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Coming Out with Pride: Nicholas Satow Shares His Story

Nicholas Satow (center) with Camp Lightbulb leaders

National Coming Out Day

This year marks the 32nd anniversary of National Coming Out Day, a time to support lesbian, gay, bisexual, queer, and transexual individuals. In honor of this awareness day our Proud Employee Resource Group sat down with Altoid Nicholas Satow, Partnerships Manager HIV/PrEP, to learn about his own personal experience and his advice for others on coming out. ERG’s are voluntary, employee-led groups that foster a diverse, inclusive workplace aligned with organizational mission, values, goals, business practices, and objectives.

Q: Tell us a little about your coming out experience. When did it happen and who did you first tell? 

A: My coming out story starts with the story of my best friend. We met in third grade and were just 15-years-old when she came out to me. She was a star basketball player and met a girl from an opposing high school team 45 miles away. We quickly turned 16, and without our parents’ knowledge, we were driving 90 miles round trip every weekend to go see her girlfriend and hang out with a group of kids who didn’t know anyone from our school district. The 45 miles of distance made her feel safe from our friends and family finding out about her double life.

Leading a double life and constantly hiding our whereabouts started to wear on us. Especially for her after family and friends started becoming suspicious. Who is this girl you’re always on the phone with? Why are there so many miles on your car? Where are you going? Her fear of being outed or disowned started to build as rumors began to circulate between friends and family.

It was a Saturday night, and we were halfway through our 45 mile drive home. She broke down in tears and started to share terrifying thoughts she’d been having. She said she couldn’t take the pressure of the double life anymore and the rumors circulating at school. She felt extremely overwhelmed, isolated, and scared. Thoughts of teenage suicide and stories I had heard of queer teens taking their own lives started to consume my mind. Even though I wasn’t ready to come out of the closet yet, I knew in that moment my friend needed me more than ever. I felt responsible for her loneliness and selfish for making her go through this journey alone. She said, “I can’t take this anymore. I can’t live like this,” Staring at the road ahead, I said, “You need to stay strong. You make me strong.” I turned and looked at her and said, “I’m gay, too.” This was the first time I said those words out loud. It was terrifying and relieving at the same time. It was the first time I felt authentically me. 

It’s 15+ years later, and we’ve helped each other get through many scary thoughts and tough times, come out of the closet to friends and family (sometimes while sitting side-by-side) and navigate difficult romantic relationships as we learned what it was like to be a young gay person in Cleveland, Ohio.

Q: How did you feel as a result of coming out? 

A: After coming out to my best friend, I felt a sense of relief and companionship. Our double lives became more of a shared experience and a lot easier to manage, knowing we had each other to rely on. I also started to feel more comfortable coming out to other friends. At 18, I came out to all my friends. At 22, I came out to my parents and family.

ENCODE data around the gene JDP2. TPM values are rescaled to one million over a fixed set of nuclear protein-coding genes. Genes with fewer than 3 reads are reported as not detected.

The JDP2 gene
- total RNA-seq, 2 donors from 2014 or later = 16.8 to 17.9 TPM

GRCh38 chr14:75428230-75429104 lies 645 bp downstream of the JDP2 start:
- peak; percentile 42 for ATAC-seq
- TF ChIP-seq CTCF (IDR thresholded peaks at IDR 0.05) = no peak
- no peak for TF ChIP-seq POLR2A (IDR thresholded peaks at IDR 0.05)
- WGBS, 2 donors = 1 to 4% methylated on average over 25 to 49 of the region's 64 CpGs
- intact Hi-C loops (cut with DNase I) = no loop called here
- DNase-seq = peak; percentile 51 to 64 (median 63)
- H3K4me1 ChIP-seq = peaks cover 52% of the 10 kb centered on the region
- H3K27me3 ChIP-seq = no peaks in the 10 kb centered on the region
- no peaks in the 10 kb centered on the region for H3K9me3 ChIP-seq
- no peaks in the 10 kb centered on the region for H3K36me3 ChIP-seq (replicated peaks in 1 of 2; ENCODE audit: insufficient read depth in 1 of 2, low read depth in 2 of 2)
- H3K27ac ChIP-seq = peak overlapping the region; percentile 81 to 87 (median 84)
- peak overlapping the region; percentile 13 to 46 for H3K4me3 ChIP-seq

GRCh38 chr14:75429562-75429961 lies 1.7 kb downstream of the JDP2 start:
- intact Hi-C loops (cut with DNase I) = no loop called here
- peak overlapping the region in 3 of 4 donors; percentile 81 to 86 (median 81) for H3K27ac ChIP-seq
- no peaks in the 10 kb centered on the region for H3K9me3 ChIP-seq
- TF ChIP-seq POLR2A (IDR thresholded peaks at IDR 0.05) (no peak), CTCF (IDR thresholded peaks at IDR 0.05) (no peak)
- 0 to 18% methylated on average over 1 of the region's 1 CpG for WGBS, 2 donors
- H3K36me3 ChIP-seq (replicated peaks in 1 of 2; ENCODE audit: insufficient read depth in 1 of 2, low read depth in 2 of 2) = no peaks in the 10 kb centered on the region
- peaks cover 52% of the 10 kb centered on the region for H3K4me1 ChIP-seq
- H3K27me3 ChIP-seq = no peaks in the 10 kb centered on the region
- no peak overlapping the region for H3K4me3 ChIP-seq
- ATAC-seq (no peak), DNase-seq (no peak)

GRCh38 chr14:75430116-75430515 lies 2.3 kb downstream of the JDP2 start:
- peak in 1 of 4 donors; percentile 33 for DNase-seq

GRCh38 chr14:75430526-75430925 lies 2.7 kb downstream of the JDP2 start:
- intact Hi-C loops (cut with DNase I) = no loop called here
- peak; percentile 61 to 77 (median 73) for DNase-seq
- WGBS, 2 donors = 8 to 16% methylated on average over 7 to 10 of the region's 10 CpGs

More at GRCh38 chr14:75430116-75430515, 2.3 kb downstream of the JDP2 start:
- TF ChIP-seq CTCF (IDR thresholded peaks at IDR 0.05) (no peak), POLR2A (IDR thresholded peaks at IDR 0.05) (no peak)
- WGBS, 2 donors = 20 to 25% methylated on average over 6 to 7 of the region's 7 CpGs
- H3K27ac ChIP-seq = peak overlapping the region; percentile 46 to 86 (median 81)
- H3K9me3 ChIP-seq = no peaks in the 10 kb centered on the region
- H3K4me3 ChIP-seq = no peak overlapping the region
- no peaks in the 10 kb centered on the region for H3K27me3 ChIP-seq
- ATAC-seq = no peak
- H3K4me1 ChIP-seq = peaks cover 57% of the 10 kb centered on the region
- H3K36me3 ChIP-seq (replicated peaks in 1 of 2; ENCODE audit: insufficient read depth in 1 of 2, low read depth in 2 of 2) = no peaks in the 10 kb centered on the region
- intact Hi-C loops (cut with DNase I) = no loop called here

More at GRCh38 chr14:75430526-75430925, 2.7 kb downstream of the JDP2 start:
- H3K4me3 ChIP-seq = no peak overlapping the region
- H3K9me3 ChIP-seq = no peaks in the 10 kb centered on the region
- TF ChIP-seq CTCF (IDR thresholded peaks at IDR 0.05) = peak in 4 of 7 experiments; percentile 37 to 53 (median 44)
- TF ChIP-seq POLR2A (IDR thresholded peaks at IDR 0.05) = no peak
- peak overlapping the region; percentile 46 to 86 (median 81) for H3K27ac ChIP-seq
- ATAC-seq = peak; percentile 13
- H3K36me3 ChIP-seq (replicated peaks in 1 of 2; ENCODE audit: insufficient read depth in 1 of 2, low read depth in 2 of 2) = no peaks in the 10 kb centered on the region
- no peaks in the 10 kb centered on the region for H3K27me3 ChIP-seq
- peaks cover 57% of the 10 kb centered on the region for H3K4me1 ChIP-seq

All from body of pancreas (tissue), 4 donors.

Q: What resources, support groups, or communities did you rely on when coming out? 

A: At the time, I wasn’t aware of any resources or support groups, so this wasn’t something I utilized. Another best friend’s older brother was gay, so I learned a lot from him, and he took me out to introduce me to the community and become comfortable in my own skin.

Q: What advice would you give to others? 

A: The best advice I’d give to LGBTQIA+ youth is to find a support system of like-minded individuals and come out when you feel it’s safe to do so. If you’re in an environment where you feel your mental or physical safety could be jeopardized, don’t come out until those dangers are gone. If being disowned, financially cut-off, or assaulted is a possible reality, make sure you have somewhere safe to go where your basic needs can be met. There will always be people who won’t accept you for who you are, but there will be even more who will support you. You just need to find that community. 

Q:  Why is it important for you to work at a company that values diversity in all forms?

A: Companies that support diversity help us evolve into a more accepting society. When people are exposed to colleagues who are different from them, they get to know each other on a personal level and start to realize that we are all more similar than different. I believe these experiences translate into the way people treat others outside of work and how they raise their children.

At Alto, we believe in a world where every perspective matters and that diversity fosters creativity and creates innovation. We welcome candidates of all backgrounds, skill sets, and experiences. To learn more, read Why We Prioritize Diversity at Alto

Looking for Support? 

For more information on how to make your workplace safe and equitable for all, read 11 Simple Ways You (Yes, You!) Can Make Your Workplace More LGBTQ Inclusive. 

If you or someone you know is considering coming out, we encourage you to review these resources: 

Parents, Families, and Friends of Lesbians and Gays (PFLAG) Recommended Reading: Coming Out

A Handbook for LGBTQ Young People

CDC LGBT Youth Resources

Older Adults on Coming Out Later in Life

COLAGE Resource Center

Camp Lightbulb Camps